Falling operating expenses in Credit Suisse's global markets division:

Credit Suisse cost cutting

Source: Credit Suisse

4. Compliance costs are crippling, but they've plateaued 

Credit Suisse has become the latest bank to broadcast the crippling cost of compliance. Between 2012 and 2015, compliance costs in global markets and the corporate centre rose from $500m to $900m. The good news, is that they've now plateaued. "There was a lot of upfront investment," said Chin.

Rising compliance costs in Credit Suisse's global markets division:

compliance costs credit suisse

Source: Credit Suisse

5. Future cost cuts at Credit Suisse's markets business will come from 'in-flight levers' 

Even though restructuring is over (it's not), Credit Suisse will be working some "in flight levers" to cut costs in its global markets in future. According to Chin, these are as follows:

Credit Suisse efficiency

Source: Credit Suisse

Basically, you don't want to work in a role where there's someone else doing the same thing in another area of the bank.

6. Credit Suisse is now going for some crazy returns 

When Tidjane Thiam first turned up at Credit Suisse in 2015 he was remonstrated for not providing a target return on equity at the bank. Not any more. Credit Suisse now wants to achieve a return on regulatory capital of 10% to 15% in global markets and 15% to 20% in investment banking and capital markets. The bank said it achieved a 15% to 20% RoE in its American investment banking business already, but this still looks very ambitious. Goldman Sachs and Deutsche Bank are going for 12% across their firms. What makes Credit Suisse different? Especially when you consider that global markets achieved a return of regulatory capital of 2.5% in the third quarter.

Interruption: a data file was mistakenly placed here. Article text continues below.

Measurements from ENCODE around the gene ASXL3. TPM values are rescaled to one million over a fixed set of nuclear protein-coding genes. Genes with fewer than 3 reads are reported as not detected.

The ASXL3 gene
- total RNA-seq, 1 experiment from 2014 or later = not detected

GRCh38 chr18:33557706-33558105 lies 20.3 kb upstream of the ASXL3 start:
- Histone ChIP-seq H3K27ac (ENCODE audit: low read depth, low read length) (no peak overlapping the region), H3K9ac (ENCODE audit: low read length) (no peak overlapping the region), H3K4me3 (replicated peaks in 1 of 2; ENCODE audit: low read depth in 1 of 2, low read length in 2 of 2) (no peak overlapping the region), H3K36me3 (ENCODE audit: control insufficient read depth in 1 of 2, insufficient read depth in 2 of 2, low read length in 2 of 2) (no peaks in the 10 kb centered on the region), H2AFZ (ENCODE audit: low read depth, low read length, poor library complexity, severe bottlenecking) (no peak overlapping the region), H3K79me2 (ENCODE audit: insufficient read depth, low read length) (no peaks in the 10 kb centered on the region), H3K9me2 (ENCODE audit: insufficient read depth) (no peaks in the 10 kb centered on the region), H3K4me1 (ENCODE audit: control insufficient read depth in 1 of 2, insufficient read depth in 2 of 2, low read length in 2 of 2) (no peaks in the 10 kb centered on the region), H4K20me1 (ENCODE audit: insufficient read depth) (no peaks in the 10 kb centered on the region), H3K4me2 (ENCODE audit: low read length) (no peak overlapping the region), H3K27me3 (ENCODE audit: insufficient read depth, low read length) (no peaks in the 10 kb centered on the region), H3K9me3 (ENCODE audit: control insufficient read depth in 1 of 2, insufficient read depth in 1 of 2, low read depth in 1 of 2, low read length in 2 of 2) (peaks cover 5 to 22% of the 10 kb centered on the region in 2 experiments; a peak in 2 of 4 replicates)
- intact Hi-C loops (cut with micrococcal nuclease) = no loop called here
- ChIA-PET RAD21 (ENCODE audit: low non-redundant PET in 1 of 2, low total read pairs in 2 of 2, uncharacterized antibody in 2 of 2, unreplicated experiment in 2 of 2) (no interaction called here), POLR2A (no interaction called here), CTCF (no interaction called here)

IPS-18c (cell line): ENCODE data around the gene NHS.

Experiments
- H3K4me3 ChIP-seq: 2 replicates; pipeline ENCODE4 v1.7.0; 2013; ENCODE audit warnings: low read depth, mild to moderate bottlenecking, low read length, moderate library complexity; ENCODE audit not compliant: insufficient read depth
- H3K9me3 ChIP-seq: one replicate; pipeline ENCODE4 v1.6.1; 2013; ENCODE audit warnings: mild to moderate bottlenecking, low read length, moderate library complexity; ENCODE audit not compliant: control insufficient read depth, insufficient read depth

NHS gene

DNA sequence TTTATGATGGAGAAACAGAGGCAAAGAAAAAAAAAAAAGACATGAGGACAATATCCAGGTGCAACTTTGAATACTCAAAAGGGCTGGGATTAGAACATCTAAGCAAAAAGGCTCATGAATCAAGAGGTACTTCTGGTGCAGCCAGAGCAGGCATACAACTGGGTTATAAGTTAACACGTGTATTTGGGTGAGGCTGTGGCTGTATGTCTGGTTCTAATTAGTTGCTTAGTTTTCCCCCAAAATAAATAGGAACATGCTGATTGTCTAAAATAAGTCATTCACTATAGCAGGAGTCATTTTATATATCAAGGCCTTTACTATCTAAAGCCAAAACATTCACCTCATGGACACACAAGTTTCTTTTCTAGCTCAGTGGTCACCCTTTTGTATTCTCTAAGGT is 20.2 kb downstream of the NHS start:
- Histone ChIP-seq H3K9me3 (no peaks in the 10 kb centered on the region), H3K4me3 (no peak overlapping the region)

7. Credit Suisse loves its M&A bankers in the Americas and will probably be paying them well. EMEA, not so much

Four years ago, Credit Suisse took a knife to mid-ranking and senior staff across its investment banking division (IBD). In 2012, 30% of directors and 15% of managing directors were cut, thereby hollowing out the next generation of IBD talent.

The bank seems to have learned from that - or is, at least talking the talk with regards to its senior staff. In his presentation today, Jim Amine, head of Credit Suisse's investment banking and capital markets division, said it's "very, very important" that Credit Suisse keeps its senior coverage people happy. The bank has refocused its IBD division towards equity capital markets and M&A and has hired 25 senior bankers, distributed as per the chart below.